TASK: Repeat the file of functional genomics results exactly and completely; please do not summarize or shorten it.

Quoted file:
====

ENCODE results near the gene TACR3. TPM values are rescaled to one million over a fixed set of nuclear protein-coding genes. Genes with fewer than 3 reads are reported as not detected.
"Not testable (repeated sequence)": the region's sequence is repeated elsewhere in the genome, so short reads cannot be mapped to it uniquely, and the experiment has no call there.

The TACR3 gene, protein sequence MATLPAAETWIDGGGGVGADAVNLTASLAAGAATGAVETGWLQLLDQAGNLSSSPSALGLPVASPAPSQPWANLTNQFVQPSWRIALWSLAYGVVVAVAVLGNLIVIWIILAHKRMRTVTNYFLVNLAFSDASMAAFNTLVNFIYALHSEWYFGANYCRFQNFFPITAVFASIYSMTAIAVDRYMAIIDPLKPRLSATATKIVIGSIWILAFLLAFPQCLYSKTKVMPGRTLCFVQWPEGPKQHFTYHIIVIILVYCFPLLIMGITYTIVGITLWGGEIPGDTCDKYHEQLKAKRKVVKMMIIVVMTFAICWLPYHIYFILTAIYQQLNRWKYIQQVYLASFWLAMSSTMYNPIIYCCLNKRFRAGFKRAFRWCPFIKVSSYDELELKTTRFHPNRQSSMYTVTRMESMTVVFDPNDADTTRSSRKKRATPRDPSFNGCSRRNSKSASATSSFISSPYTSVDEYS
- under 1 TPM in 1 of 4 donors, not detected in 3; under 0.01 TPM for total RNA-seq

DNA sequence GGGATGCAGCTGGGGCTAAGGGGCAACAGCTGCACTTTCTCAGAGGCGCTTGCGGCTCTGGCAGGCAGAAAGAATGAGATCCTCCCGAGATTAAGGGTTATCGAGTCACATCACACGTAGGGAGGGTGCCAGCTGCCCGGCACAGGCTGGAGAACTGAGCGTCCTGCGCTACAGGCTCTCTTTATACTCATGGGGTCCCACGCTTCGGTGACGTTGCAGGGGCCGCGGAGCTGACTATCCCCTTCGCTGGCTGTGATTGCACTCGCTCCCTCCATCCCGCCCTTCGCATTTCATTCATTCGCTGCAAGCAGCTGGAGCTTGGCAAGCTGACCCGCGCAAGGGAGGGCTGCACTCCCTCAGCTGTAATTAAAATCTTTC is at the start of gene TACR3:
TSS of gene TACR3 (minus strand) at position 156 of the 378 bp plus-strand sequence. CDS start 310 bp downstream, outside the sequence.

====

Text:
ENCODE results near the gene TACR3. TPM values are rescaled to one million over a fixed set of nuclear protein-coding genes. Genes with fewer than 3 reads are reported as not detected.
"Not testable (repeated sequence)": the region's sequence is repeated elsewhere in the genome, so short reads cannot be mapped to it uniquely, and the experiment has no call there.

The TACR3 gene, protein sequence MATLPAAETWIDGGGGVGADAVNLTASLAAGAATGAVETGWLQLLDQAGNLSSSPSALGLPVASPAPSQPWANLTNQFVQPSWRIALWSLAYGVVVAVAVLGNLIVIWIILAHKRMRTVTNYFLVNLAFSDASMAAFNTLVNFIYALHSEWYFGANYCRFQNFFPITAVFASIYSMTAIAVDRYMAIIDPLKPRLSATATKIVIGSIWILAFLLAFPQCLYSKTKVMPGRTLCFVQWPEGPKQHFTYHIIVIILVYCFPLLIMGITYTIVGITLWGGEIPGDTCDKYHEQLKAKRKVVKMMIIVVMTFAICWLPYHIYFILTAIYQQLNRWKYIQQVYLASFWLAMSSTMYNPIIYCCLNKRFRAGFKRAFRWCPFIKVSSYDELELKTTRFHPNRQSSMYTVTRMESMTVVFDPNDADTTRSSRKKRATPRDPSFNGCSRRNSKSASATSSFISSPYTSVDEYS
- under 1 TPM in 1 of 4 donors, not detected in 3; under 0.01 TPM for total RNA-seq

DNA sequence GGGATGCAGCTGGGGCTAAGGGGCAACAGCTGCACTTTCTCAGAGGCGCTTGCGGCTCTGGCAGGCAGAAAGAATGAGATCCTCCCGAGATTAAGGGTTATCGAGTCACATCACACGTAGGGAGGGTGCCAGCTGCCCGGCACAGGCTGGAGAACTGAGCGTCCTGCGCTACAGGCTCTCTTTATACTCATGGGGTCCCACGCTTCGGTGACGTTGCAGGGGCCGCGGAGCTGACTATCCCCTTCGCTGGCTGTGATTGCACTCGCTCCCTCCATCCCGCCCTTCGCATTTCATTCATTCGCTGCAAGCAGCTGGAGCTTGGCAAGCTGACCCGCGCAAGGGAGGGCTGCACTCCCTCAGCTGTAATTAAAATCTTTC is at the start of gene TACR3:
TSS of gene TACR3 (minus strand) at position 156 of the 378 bp plus-strand sequence. CDS start 310 bp downstream, outside the sequence.